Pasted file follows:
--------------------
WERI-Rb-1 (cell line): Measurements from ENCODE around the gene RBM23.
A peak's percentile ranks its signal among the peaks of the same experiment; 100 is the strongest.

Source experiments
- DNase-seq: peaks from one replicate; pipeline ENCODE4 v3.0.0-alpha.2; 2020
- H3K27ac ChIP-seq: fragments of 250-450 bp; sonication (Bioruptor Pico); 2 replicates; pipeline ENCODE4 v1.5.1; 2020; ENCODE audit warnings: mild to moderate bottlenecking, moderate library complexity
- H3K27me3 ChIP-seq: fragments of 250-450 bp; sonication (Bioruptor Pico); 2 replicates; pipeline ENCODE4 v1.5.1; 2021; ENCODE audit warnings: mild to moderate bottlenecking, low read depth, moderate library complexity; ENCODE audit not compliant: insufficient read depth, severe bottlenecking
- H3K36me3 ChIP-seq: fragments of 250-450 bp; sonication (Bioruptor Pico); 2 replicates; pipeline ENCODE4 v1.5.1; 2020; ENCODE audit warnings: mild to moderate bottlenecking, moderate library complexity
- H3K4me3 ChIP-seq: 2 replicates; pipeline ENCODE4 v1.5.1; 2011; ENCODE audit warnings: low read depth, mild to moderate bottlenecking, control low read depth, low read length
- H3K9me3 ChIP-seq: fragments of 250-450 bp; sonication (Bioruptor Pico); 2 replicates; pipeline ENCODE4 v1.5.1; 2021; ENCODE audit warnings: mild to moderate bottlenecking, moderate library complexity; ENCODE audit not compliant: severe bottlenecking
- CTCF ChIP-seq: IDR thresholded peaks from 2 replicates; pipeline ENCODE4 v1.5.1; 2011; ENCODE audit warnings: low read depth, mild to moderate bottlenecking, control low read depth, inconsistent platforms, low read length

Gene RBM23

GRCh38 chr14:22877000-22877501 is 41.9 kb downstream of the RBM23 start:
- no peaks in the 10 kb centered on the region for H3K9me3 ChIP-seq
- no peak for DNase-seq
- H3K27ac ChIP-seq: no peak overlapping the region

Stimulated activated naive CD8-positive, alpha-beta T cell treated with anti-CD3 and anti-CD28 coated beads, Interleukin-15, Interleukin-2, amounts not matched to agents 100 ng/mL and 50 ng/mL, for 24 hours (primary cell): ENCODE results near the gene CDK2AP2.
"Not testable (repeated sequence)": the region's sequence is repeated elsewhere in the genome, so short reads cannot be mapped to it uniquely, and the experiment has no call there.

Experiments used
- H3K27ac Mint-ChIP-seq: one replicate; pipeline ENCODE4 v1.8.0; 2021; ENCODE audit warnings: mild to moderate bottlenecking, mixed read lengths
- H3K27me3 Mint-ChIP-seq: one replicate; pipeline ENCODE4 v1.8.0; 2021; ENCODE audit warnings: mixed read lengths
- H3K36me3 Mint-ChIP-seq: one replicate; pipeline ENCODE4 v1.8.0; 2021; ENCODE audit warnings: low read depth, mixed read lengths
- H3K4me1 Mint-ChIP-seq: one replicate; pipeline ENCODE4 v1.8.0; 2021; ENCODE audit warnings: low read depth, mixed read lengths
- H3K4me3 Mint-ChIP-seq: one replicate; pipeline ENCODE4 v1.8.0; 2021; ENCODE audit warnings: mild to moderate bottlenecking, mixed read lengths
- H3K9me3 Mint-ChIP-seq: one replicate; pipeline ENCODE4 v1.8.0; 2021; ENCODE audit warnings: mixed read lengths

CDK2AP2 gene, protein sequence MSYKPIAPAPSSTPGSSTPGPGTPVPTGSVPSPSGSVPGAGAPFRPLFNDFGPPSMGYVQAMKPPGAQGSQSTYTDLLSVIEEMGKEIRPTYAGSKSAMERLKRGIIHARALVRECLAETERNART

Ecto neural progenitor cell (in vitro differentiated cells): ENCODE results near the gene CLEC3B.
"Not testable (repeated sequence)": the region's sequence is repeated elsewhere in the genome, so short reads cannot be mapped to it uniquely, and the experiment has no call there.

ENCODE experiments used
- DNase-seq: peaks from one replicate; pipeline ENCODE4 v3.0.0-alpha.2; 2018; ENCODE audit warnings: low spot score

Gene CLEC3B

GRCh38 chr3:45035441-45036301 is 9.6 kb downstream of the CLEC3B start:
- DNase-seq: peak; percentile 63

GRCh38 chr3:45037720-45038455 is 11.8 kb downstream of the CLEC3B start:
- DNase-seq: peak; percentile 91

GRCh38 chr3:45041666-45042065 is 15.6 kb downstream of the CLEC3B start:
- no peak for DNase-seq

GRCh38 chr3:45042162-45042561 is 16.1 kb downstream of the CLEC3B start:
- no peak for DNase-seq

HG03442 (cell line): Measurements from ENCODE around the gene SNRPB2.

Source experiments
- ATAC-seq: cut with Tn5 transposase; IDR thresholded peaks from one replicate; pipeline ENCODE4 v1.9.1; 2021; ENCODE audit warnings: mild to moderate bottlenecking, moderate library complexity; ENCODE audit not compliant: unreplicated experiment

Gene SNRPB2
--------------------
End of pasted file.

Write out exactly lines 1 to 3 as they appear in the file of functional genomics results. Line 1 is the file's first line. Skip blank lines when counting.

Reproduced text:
WERI-Rb-1 (cell line): Measurements from ENCODE around the gene RBM23.
A peak's percentile ranks its signal among the peaks of the same experiment; 100 is the strongest.

Source experiments